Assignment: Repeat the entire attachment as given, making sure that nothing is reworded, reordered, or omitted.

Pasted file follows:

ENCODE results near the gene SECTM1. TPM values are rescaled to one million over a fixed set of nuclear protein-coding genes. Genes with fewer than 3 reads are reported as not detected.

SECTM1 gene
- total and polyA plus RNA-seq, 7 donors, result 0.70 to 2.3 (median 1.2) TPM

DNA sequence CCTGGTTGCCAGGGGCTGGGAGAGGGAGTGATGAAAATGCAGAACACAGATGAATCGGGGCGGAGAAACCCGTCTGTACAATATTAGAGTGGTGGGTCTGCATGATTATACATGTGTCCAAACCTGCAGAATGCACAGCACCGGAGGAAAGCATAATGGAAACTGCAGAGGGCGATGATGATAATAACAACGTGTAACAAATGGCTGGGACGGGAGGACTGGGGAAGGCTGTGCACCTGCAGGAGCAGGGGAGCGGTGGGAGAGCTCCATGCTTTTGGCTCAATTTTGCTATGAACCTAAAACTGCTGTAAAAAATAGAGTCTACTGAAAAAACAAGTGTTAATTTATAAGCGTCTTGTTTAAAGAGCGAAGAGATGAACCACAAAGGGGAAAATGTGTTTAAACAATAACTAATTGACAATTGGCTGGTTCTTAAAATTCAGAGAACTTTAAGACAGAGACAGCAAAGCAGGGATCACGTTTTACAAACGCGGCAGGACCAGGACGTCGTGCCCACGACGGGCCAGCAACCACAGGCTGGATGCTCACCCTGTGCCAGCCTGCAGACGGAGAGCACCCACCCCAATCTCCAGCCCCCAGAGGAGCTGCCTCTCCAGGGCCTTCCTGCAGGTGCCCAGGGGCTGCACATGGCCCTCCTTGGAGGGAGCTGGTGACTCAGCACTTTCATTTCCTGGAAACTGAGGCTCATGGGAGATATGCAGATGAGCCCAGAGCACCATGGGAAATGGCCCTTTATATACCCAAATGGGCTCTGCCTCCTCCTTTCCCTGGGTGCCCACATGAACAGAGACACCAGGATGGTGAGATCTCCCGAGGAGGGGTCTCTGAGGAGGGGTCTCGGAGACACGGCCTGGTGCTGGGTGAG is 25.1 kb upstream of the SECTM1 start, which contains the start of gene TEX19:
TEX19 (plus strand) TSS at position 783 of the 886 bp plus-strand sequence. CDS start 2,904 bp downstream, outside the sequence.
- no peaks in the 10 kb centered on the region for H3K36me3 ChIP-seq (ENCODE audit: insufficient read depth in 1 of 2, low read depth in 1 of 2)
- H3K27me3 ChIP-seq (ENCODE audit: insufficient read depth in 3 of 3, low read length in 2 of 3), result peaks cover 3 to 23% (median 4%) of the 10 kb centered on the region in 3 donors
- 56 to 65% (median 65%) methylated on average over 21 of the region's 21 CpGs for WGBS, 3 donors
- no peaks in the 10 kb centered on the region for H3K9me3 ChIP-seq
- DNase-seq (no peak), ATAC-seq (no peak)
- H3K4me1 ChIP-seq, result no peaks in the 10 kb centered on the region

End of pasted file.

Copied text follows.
ENCODE results near the gene SECTM1. TPM values are rescaled to one million over a fixed set of nuclear protein-coding genes. Genes with fewer than 3 reads are reported as not detected.

SECTM1 gene
- total and polyA plus RNA-seq, 7 donors, result 0.70 to 2.3 (median 1.2) TPM

DNA sequence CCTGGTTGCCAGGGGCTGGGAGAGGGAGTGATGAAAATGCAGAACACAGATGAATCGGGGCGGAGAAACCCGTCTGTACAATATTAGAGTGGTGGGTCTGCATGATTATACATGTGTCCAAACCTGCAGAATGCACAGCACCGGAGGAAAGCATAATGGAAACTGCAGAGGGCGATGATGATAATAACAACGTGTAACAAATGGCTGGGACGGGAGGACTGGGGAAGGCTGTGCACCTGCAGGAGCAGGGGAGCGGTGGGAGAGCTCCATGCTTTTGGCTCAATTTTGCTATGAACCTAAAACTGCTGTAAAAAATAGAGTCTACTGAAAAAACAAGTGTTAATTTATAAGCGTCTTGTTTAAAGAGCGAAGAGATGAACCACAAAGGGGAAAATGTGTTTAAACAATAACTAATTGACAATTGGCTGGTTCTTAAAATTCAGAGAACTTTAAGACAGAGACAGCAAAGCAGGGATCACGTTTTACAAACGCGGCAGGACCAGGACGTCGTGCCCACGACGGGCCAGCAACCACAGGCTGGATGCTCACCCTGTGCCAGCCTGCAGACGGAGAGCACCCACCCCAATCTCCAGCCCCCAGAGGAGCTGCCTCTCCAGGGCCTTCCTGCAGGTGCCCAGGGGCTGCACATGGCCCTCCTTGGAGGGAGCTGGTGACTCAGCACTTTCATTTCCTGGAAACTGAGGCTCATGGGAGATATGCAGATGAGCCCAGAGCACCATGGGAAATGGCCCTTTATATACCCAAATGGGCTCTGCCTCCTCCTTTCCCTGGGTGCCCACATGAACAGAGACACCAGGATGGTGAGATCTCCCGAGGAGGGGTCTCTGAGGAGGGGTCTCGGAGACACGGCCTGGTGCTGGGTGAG is 25.1 kb upstream of the SECTM1 start, which contains the start of gene TEX19:
TEX19 (plus strand) TSS at position 783 of the 886 bp plus-strand sequence. CDS start 2,904 bp downstream, outside the sequence.
- no peaks in the 10 kb centered on the region for H3K36me3 ChIP-seq (ENCODE audit: insufficient read depth in 1 of 2, low read depth in 1 of 2)
- H3K27me3 ChIP-seq (ENCODE audit: insufficient read depth in 3 of 3, low read length in 2 of 3), result peaks cover 3 to 23% (median 4%) of the 10 kb centered on the region in 3 donors
- 56 to 65% (median 65%) methylated on average over 21 of the region's 21 CpGs for WGBS, 3 donors
- no peaks in the 10 kb centered on the region for H3K9me3 ChIP-seq
- DNase-seq (no peak), ATAC-seq (no peak)
- H3K4me1 ChIP-seq, result no peaks in the 10 kb centered on the region